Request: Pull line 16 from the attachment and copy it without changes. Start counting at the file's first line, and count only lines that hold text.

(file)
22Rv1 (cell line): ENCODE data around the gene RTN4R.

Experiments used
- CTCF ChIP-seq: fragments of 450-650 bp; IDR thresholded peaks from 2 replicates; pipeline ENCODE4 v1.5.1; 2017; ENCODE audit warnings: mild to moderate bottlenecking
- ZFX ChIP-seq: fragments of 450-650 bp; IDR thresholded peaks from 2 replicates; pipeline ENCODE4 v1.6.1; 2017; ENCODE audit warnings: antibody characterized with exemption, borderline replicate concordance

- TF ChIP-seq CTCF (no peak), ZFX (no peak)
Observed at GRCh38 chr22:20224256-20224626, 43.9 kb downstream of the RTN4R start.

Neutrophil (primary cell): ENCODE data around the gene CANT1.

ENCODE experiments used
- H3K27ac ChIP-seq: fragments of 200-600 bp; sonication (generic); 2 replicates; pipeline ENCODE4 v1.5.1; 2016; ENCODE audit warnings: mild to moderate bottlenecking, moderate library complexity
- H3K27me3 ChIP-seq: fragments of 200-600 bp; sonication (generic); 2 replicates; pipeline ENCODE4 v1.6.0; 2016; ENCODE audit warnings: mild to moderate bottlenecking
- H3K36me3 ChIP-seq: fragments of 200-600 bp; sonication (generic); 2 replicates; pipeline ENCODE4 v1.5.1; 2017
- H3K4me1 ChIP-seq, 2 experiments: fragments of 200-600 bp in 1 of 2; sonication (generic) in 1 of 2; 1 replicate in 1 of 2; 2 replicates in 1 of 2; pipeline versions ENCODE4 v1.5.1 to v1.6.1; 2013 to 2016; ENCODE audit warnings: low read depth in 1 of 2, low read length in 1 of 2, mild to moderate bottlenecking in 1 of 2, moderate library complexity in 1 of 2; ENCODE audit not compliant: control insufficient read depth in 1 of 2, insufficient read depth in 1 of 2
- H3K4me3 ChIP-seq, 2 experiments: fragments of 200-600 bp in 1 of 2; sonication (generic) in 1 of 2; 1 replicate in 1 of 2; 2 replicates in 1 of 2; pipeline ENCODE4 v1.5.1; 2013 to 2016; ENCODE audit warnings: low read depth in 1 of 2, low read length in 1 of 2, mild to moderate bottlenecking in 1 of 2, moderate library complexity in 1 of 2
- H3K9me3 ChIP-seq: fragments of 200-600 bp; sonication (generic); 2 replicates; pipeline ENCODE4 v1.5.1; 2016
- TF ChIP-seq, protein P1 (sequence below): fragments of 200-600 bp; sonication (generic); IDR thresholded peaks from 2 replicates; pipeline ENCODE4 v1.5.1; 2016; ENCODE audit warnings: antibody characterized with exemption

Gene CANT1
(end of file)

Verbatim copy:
Gene CANT1